Watch for Anhidrosis This Summer

Anhidrotic horses don’t sweat well or at all, which can be dangerous in warm climates. Here’s what to watch for.

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Watch for Anhidrosis This Summer
Photo: Thinkstock
By Warwick Bayly, BVSc, MS, PhD, Dipl. ACVIM, WEVA President’s Advisor

Every summer in parts of the world where the weather is hot and humid, a significant number of horses (5-25%, depending on their location and activity level) demonstrate a reduced or absent rate of sweating. This condition is best known as anhidrosis, but goes by other names, such as “dry coat,” and affected horses are sometimes referred to as “puffers.”

Information on the subject is plentiful, but anhidrosis is nonetheless a sufficiently disconcerting and perplexing problem. Here’s what you should know.


Anhidrosis’ cause is unknown. The most plausible theory relates to a decreased or zero response to sweat gland stimulation by epinephrine (the hormone and neurotransmitter that triggers normal sweat gland activity).

Breed Predilection

Thoroughbreds, Quarter Horses, and Warmbloods seem to be diagnosed most frequently, while the condition is rarely diagnosed in Arabians. There could be a heritable predisposition to developing the condition but it is not a simple autosomal inheritance pattern. Rather, multiple complex factors probably determine an anhidrotic horse’s offspring’s likelihood of developing the problem.

Clinical Signs

The most severely affected horses have dry coats and quickly become hyperthermic (develop an increased body temperature) if exercised in high ambient (greater than 85°F or 30°C) temperatures. Less-affected horses might show signs of sweating between the rear legs, under the saddle and mane, and perhaps over the pectorals, however, the volume of sweat is less, and the rectal temperature is higher than that of unaffected horses doing the same amount of work.

About two-thirds of the heat generated during exercise is normally lost by sweat evaporation, and only 15-25% of it is lost via the respiratory system. So, the loss of sweating as a viable means of heat dissipation puts greater thermoregulatory responsibilities on the respiratory system, with the consequence that affected animals often display elevated breathing rates for much longer than normal during and after exercise and, in the worst cases, will pant or puff at very high rates (hence the name “puffers”).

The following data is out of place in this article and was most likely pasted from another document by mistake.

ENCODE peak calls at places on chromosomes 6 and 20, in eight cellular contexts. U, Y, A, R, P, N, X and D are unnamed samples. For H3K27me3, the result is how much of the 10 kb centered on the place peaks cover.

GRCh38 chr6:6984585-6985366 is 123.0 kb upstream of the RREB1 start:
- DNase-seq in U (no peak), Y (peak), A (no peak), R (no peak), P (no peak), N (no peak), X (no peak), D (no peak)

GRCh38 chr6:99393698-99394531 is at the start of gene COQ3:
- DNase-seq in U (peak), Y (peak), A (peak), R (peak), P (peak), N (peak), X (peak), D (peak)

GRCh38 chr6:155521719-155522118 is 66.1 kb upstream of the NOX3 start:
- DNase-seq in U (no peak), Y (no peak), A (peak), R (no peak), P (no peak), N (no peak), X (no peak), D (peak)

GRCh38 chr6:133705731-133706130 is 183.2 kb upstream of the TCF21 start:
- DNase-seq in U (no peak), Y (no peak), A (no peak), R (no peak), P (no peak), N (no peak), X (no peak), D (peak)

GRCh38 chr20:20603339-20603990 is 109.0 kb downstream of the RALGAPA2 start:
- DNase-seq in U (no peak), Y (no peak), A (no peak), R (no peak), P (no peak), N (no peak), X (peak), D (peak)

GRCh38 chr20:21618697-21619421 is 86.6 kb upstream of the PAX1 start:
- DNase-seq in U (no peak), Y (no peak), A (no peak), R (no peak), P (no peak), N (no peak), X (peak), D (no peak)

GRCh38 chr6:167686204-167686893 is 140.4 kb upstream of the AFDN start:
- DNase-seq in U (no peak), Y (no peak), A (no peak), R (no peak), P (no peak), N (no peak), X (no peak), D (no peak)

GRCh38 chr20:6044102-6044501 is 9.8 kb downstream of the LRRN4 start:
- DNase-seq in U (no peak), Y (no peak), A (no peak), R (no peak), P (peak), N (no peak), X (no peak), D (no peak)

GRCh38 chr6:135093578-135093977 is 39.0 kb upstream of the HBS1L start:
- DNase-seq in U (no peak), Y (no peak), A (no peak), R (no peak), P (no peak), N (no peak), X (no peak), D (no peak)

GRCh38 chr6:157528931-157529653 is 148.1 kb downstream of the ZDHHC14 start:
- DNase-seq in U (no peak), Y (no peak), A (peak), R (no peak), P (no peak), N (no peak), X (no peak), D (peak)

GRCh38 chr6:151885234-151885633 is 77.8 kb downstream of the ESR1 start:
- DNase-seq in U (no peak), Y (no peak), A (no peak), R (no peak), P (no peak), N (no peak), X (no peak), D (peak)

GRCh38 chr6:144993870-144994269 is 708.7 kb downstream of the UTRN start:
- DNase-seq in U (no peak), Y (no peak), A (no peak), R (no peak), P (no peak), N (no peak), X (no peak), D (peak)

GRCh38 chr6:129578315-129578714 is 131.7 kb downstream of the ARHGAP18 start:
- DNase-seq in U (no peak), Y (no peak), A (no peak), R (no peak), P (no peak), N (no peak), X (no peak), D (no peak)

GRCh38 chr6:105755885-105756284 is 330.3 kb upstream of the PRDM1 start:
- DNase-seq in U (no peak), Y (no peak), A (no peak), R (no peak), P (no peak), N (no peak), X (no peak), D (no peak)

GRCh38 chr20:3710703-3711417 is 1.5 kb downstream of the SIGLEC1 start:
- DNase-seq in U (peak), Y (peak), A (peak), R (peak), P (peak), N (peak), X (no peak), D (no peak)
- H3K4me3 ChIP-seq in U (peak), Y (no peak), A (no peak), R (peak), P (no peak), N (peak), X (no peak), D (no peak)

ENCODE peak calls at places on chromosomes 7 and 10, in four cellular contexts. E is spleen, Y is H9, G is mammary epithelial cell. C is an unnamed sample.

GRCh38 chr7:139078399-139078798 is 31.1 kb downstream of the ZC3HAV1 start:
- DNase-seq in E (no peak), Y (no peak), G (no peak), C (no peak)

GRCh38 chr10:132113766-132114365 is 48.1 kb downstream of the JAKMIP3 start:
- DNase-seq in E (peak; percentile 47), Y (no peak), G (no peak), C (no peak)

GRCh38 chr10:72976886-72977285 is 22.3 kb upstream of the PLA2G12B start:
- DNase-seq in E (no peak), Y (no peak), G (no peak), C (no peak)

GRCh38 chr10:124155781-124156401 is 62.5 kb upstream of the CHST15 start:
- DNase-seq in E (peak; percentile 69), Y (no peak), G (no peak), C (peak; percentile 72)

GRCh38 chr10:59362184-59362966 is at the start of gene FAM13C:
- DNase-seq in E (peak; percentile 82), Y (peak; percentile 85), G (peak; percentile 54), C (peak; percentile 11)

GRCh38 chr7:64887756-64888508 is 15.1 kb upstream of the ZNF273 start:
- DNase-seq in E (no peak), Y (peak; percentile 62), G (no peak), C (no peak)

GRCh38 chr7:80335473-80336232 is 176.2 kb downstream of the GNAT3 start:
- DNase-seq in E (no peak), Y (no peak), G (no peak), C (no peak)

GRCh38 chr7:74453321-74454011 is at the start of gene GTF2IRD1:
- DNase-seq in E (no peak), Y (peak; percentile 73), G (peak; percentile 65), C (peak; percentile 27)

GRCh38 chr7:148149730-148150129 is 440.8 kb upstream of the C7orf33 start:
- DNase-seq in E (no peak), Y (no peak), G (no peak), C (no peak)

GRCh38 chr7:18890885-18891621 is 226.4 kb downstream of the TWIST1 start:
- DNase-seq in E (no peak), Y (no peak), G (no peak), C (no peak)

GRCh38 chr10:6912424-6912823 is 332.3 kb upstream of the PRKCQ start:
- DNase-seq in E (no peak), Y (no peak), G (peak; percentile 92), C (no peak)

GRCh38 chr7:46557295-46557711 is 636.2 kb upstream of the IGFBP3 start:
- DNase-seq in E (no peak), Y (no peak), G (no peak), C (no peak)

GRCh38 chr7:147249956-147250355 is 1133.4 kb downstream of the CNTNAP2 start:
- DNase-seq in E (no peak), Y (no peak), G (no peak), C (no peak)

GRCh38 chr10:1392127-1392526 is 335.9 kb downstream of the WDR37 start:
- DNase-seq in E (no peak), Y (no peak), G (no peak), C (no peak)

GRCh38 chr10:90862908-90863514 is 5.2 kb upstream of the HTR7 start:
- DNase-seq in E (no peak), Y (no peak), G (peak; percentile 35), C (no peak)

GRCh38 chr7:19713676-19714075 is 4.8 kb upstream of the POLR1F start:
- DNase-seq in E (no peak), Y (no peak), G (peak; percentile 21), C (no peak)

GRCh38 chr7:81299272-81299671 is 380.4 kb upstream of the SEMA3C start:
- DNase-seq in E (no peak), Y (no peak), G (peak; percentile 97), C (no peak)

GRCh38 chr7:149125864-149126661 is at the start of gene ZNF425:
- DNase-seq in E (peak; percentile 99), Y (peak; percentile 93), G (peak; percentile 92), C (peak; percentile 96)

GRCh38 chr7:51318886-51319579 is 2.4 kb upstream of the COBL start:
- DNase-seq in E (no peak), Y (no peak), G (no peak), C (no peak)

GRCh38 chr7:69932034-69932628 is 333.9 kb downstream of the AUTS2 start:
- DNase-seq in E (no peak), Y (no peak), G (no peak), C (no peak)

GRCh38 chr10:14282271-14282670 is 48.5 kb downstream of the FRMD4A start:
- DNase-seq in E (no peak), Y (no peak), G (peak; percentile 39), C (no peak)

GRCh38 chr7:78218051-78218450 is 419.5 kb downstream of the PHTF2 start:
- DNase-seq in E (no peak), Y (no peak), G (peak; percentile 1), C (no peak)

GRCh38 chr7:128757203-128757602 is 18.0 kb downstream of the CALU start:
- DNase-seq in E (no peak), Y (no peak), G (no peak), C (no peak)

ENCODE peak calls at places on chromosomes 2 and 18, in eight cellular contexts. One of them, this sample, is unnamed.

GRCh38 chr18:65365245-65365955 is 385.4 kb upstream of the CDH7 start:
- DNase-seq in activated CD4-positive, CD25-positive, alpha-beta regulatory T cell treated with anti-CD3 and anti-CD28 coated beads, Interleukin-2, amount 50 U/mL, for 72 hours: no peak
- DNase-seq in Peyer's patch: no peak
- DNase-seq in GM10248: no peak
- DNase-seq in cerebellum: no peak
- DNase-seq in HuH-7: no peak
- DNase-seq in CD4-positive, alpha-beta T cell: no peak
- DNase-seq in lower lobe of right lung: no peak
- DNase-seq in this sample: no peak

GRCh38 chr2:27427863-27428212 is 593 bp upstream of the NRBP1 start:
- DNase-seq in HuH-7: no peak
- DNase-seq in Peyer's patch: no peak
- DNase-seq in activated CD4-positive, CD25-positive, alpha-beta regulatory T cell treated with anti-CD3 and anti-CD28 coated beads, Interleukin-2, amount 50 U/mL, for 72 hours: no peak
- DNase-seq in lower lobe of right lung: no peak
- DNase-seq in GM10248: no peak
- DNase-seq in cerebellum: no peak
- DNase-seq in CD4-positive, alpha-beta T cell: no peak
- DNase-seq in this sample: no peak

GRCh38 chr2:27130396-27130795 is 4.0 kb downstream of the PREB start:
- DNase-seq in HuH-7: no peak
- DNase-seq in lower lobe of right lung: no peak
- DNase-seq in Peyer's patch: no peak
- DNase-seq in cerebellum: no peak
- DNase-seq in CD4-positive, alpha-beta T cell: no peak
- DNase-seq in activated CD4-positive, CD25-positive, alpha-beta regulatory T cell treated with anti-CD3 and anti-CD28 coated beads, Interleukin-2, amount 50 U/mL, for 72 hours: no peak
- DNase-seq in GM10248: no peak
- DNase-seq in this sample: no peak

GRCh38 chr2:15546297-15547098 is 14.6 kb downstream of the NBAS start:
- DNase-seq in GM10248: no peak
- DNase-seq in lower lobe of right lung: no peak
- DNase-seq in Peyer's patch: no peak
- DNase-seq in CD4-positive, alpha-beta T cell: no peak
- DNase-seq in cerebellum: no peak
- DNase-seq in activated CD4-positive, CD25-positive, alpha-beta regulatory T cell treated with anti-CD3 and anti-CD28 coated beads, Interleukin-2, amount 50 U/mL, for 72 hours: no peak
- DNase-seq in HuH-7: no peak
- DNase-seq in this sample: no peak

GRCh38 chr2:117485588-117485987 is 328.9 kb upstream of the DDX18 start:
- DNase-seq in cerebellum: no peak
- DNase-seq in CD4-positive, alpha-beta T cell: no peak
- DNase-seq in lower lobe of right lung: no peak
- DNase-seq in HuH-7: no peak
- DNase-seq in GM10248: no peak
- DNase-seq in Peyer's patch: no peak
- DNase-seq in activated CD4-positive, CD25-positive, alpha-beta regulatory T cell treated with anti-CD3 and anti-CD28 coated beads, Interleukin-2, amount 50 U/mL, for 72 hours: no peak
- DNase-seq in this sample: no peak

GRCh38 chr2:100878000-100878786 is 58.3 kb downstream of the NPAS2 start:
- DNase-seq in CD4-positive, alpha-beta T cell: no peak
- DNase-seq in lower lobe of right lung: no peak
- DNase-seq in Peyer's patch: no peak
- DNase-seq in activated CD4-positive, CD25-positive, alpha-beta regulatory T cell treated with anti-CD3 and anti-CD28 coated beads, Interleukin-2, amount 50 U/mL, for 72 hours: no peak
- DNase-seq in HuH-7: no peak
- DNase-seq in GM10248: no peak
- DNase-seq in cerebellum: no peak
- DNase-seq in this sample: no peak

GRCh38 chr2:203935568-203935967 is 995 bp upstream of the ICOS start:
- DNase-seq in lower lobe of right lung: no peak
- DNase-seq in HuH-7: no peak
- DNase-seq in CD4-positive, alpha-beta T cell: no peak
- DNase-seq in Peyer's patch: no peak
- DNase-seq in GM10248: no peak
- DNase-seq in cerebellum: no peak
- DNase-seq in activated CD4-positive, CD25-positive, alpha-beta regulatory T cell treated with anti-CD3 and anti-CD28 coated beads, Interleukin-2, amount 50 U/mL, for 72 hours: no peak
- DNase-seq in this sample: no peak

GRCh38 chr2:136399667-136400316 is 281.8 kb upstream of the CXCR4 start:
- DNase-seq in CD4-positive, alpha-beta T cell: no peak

It is important to realize that anhidrosis does not just occur in association with exercise. Some affected sedentary horses will show signs of reduced or absent sweating when living in hot and humid environments.


Veterinarians can make a presumptive diagnosis from the horse’s history and by observing clinical signs. A definitive diagnosis is based on a reduced sweating response to the intradermal (within or between the layers of the skin, but not subcutaneous, or under the skin) injection of small amounts of epinephrine or a related drug (terbutaline).


No specific treatment has been scientifically demonstrated to cure anhidrosis. There are a number of unsubstantiated or anecdotal recommendations, some of which might appear to help one horse but do nothing for another. However, most of these treatments pose no dangers to affected horses, and owners can experiment with them with their veterinarian’s assistance if they’re prepared to spend the money. Of those treatments, acupuncture and regular electrolyte supplementation (even though the horse is not losing them through sweat) seem to have the most anecdotal support.


If possible, send the horse to a cooler climate, as he could start sweating normally again soon after arriving there. If this is not possible, consider the following steps:

  • Only exercise at the coolest times of the day. Learn to take the horse’s vital signs, and know what his “normal” is, especially after exercise.
  • Frequently apply copious amounts of cold water to cool the horse after exercise. Although evaporation rates decrease in humid conditions, heat will still be transferred from the horse to the water. You must apply fresh water frequently to get the greatest cooling effect from this process.
  • Provide fans, misters, or air conditioning in the horse’s stall, and keep him inside during the hottest part of day.
  • If you must keep your horse outside, ensure he has shade and a water source (such as a pond or creek) in which to cool himself.
  • If a horse is known to be anhidrotic, watch any related horses closely for signs of the disease.


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